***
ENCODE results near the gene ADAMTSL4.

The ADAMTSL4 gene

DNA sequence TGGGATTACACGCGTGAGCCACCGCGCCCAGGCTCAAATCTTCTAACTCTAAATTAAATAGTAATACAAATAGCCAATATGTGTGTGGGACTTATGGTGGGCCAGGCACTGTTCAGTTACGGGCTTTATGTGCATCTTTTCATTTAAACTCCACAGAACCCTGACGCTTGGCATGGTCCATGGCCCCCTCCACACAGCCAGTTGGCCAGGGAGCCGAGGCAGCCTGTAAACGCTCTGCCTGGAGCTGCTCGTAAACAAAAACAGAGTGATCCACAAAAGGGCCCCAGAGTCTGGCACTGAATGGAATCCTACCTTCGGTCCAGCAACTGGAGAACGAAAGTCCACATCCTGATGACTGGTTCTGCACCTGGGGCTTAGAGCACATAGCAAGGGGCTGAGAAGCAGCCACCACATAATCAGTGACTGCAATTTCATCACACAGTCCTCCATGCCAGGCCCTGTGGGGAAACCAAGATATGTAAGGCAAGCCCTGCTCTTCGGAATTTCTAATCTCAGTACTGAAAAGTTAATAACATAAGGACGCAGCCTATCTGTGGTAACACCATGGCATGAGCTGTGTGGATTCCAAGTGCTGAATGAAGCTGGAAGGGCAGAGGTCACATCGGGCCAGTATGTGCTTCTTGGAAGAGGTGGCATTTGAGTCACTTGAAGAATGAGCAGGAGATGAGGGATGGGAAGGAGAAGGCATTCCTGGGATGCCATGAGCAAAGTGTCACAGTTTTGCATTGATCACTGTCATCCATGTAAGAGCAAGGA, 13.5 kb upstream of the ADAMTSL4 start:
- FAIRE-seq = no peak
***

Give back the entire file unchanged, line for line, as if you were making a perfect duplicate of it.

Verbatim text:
ENCODE results near the gene ADAMTSL4.

The ADAMTSL4 gene

DNA sequence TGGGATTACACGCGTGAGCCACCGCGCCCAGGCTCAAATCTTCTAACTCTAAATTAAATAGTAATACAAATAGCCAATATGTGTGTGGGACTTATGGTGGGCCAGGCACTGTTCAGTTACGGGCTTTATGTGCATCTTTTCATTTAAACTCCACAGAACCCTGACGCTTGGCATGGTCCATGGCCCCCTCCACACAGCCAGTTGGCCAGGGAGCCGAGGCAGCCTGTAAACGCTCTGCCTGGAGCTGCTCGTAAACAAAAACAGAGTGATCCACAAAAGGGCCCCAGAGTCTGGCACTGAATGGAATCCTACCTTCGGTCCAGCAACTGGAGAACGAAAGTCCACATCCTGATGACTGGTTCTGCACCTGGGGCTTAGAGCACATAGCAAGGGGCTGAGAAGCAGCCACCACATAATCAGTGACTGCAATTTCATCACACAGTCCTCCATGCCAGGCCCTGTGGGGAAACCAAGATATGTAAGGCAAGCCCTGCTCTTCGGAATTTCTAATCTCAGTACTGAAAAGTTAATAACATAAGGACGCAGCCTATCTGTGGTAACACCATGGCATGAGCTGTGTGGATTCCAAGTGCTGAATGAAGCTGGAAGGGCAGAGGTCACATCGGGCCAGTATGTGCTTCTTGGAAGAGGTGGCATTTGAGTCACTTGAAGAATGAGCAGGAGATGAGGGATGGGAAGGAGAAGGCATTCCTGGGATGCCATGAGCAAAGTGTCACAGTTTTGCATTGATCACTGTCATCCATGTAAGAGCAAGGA, 13.5 kb upstream of the ADAMTSL4 start:
- FAIRE-seq = no peak